“Hector in Los Angeles, welcome to ‘The Frank Pastore Show. ’”
His voice cracked as he came on the line. Nerves. You could tell he probably had never called a radio show before.
“Frank, you just don’t understand … I’m a pastor … and almost all my congregation are undocumented workers. They’re good people. They work hard. They love the Lord, and they love their families … How can you want to break up those families by deporting the parents? That’s just wrong!”
Hector had the confidence that comes with years of working with real people in the real world with real problems. He doesn’t live in the realm of pundits, professors and politicians. He was the pastor of a lower-income Latino church in one of the barrios of East L. A.
“Lindsay in San Dimas, welcome to ‘The Frank Pastore Show.’”
Her voice was youthful, lively, self-assured. Right from the start, I could tell she was ready to engage. I had her pegged. Young. Smart. College educated. Latina. Verbal. Maybe a communications major that loved her poli-sci class. As she laid out her argument, I added, a young woman who definitely listens to far more talk radio than the music stations.
“Frank, I’m a Christian just like you are. And you’ve said it yourself: if there’s a conflict between God’s law and man’s law, the Christian has got to be obedient to God’s law. This is like slavery and the Underground Railroad, Frank. Slavery was legal but wrong. Our immigration laws are legal but wrong. The immigration system is broken. It doesn’t let enough legal people in to fill the jobs we have, which is why the illegals are here. Our economy can handle it, we’ve got less than a 5 percent unemployment rate.”
She paused to reload and continued, “I’ve heard you say that if you grew up in Mexico, you’d break the law to come here too. And, one more thing, churches should provide sanctuary for families that are going to be broken up because of deportation. Where else are these people gonna go? What would you do, Frank? Turn them away? Tell them God’s House is closed to them? You always say, ‘the moral trumps the legal.’ Well, how ’bout this case. Hmmm?”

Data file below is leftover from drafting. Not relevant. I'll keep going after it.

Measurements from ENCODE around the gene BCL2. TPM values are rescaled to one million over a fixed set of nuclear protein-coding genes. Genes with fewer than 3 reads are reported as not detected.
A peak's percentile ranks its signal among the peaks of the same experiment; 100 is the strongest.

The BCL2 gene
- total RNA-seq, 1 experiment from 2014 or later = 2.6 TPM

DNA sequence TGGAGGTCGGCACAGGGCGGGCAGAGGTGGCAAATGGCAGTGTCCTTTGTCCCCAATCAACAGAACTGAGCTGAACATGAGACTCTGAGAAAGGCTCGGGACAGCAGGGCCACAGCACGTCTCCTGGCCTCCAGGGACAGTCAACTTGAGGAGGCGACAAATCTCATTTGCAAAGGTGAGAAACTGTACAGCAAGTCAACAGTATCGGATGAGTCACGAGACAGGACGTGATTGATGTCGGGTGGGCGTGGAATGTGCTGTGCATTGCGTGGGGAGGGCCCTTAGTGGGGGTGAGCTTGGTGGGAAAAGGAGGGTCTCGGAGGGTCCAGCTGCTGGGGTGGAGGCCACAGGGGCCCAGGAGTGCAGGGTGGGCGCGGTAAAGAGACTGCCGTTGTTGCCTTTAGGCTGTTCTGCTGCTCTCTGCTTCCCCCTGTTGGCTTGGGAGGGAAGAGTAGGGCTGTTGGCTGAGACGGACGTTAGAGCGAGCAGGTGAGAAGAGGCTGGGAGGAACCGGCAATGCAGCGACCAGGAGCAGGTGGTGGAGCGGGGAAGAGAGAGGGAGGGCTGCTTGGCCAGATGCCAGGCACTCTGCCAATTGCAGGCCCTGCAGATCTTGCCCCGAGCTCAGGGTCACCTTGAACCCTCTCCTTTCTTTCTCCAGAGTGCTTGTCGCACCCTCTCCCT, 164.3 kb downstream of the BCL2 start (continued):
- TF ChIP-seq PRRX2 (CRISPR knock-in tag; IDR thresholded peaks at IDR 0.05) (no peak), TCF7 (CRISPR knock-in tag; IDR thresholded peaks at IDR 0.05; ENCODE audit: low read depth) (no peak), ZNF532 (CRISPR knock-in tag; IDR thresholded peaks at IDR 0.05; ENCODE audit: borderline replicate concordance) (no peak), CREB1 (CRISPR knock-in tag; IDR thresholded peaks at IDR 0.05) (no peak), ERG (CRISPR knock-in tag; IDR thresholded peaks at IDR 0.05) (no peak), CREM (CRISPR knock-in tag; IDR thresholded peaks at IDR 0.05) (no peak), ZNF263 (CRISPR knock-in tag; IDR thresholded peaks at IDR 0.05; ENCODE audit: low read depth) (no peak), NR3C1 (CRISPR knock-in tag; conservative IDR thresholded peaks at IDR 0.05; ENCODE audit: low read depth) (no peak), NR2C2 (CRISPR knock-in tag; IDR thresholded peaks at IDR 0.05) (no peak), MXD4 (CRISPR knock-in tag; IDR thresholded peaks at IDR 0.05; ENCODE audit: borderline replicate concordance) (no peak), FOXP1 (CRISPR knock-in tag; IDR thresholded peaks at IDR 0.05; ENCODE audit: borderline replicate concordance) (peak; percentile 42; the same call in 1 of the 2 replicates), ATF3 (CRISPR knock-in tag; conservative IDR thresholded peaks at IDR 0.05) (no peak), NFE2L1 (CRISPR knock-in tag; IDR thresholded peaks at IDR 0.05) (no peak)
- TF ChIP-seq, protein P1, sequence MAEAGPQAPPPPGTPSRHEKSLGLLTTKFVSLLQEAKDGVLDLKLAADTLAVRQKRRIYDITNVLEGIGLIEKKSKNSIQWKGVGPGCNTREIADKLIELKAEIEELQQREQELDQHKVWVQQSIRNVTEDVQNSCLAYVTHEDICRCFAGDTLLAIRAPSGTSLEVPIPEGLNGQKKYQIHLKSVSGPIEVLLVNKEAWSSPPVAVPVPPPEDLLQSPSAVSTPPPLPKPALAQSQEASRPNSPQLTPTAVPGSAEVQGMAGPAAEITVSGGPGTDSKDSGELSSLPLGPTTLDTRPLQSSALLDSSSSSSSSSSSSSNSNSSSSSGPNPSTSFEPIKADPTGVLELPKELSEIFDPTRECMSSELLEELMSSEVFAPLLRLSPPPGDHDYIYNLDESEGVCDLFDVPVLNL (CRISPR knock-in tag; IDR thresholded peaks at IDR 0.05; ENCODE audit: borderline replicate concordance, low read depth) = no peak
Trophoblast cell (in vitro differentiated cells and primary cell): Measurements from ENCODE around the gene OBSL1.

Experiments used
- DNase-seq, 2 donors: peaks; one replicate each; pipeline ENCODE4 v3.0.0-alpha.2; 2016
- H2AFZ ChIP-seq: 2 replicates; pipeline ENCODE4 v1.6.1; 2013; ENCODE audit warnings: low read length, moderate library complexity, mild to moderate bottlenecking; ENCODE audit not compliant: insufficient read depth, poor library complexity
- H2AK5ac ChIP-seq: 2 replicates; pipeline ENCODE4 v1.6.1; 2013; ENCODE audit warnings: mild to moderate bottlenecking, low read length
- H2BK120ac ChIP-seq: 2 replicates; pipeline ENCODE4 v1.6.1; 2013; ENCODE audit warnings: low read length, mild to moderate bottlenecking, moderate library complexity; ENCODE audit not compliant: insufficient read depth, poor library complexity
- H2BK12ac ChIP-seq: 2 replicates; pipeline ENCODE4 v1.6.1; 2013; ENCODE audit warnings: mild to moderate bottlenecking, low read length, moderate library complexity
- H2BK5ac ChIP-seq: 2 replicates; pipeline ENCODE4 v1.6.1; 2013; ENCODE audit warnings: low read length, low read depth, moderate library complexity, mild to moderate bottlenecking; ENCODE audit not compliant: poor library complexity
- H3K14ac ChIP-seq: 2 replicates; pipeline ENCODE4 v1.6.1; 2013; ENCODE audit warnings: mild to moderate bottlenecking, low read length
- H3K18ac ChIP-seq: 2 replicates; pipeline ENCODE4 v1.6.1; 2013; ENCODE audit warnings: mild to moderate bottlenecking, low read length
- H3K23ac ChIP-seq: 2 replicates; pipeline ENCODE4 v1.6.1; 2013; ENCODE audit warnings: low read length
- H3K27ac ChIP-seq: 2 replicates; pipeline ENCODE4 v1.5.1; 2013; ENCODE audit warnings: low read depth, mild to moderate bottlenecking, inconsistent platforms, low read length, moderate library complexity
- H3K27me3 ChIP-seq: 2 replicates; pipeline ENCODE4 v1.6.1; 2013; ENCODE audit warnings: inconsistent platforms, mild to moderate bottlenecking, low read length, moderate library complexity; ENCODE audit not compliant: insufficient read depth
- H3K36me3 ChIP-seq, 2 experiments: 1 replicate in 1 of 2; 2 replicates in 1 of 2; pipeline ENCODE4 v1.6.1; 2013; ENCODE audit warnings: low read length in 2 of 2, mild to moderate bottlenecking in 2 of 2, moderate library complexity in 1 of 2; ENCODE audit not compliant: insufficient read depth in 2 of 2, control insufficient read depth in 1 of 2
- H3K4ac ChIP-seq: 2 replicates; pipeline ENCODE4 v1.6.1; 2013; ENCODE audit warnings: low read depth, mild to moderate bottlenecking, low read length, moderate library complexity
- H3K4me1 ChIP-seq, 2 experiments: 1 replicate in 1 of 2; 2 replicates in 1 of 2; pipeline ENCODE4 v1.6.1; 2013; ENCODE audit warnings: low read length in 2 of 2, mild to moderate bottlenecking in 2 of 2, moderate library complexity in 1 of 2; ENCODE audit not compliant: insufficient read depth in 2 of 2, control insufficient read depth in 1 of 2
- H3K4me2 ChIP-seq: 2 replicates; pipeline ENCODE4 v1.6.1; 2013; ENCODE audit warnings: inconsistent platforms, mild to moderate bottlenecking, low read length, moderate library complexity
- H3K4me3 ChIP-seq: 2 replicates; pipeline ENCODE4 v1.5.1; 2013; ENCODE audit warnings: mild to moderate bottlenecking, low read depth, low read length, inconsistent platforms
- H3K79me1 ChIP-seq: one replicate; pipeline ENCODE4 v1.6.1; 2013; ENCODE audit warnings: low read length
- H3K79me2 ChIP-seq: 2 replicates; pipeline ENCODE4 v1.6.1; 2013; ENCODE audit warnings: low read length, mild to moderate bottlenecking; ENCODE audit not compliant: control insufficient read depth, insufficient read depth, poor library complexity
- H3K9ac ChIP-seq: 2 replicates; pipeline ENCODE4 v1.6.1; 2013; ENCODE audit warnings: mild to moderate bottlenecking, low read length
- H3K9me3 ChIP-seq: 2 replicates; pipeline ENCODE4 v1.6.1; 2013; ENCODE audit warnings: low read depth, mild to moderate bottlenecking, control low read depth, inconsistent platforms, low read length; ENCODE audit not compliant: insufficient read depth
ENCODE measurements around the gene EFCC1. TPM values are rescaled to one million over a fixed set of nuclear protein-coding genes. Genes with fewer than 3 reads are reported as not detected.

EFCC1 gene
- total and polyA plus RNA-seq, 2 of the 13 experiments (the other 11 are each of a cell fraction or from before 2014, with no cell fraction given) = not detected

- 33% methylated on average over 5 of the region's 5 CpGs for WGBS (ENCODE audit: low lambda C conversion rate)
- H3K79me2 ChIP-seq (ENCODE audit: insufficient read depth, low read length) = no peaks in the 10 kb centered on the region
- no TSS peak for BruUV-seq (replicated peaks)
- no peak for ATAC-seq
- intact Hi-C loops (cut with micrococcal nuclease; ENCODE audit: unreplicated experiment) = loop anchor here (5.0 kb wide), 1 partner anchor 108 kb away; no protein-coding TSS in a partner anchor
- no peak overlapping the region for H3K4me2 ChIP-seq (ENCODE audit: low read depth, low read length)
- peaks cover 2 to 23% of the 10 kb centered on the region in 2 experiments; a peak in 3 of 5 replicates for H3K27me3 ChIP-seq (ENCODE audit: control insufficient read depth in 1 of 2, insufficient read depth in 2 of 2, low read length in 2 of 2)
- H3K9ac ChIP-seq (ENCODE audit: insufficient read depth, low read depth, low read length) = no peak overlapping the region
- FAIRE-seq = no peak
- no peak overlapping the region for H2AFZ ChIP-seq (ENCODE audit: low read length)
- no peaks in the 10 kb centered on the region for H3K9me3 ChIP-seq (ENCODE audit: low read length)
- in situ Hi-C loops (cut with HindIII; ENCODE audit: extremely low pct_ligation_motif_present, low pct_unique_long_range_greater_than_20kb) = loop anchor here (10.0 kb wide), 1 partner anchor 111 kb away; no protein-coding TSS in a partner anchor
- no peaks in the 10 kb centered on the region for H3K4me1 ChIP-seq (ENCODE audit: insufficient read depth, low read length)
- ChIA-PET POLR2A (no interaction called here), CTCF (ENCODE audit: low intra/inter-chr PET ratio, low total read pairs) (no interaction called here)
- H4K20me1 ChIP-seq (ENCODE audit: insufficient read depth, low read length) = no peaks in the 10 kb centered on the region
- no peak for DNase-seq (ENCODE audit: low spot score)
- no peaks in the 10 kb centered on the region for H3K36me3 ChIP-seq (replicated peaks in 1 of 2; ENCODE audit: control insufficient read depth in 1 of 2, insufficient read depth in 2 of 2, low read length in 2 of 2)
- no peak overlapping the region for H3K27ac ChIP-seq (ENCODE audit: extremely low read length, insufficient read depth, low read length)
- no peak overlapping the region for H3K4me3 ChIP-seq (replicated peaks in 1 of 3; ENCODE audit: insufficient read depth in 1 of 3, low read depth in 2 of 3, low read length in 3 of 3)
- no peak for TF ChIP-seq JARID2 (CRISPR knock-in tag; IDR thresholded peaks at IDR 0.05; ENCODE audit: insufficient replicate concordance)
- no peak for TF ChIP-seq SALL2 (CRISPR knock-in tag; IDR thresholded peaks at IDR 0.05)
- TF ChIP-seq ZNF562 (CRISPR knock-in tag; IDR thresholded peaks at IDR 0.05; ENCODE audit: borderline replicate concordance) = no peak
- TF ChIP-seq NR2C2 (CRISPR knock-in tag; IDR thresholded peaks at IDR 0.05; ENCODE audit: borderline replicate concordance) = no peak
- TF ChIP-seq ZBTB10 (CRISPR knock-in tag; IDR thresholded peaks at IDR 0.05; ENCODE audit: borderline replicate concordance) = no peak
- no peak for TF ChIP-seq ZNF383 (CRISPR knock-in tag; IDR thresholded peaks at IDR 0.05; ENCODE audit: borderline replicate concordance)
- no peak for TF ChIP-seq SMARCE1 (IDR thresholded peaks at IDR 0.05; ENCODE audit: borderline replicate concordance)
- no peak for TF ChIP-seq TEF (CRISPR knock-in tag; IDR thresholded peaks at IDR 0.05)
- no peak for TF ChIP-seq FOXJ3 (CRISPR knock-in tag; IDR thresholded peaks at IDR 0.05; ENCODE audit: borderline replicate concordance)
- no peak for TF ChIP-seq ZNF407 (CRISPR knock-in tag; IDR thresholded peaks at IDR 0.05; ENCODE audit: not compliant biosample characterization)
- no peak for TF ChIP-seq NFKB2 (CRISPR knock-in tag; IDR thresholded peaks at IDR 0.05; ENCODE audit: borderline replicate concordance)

Hector and Lindsay, like millions of us, are frustrated with the illegal immigration mess. Mad at our government for not doing anything for so long. And now, feeling stuck between a rock and a hard place as we try to wrestle with where to go from here.
But in our discussion, I found we agreed on some basic things. Neither of them were in favor of open borders or unconditional amnesty. Both agreed with me that national security demands a secure border. And, both agreed that some deportations were justified—as in the case of the 600,000 illegal fugitives evading standing deportation orders who need to be found and sent home ASAP.
This is good news. It could be the foundation upon which we build a national consensus to pass laws that start actually fixing the problems instead of just talking about them.
However, I wasn’t able to bring them around to my way of thinking on some other things. We didn’t agree that:
1) Deportation doesn’t have to break up families, children can always go home with the parent(s). If advocates demand that citizen children have the right to have both parents stay in this country with them, then the solution is to end the whole “anchor baby” interpretation of the 14th Amendment. Or,
2) That the slavery analogy doesn’t work. Slaves were brought here against their will, treated like animals, and were rightfully given sanctuary because they were fleeing for their lives. Illegals come here voluntarily, are paid a wage they willingly accept, and are wrongfully given sanctuary because they are here primarily for economic not moral reasons. Or,
3) That “sanctuary” is all about awaiting a fair trial, not amnesty. The concept dates back to the Old Testament book of Numbers, chapter 35, where Moses was instructed to set up cities of refuge wherein men could await getting a fair trial before the congregation. This was to ensure that the punishment—death—fit the crime—murder. This was to avoid condemning a man to death for murder when he had only committed manslaughter.
The operative point here is that for churches to be truly biblical in their approach to sanctuary, the illegals must be awaiting a deportation trial—if a court has already issued a deportation order, then the church needs to comply with the ruling of that court and “render unto Caesar that which is Caesar’s.”
Thus, what Adalberto United Methodist Church in Chicago gave to Elvira Arellano and her son Saul for a whole year was not really “a sanctuary” but more accurately “a hideout.”
Yet, with all the heated rhetoric in the immigration debate, I found comfort and hope in the fact that there is common ground on which I could agree with listeners like Hector and Lindsay.
Let’s begin with that common ground and secure the borders and deport criminal fugitives. Then, inevitably, the debate will rage on.
But, in the short run, we’ll be a safer place where the rule of law is elevated and a couple of steps will have been made in the right direction.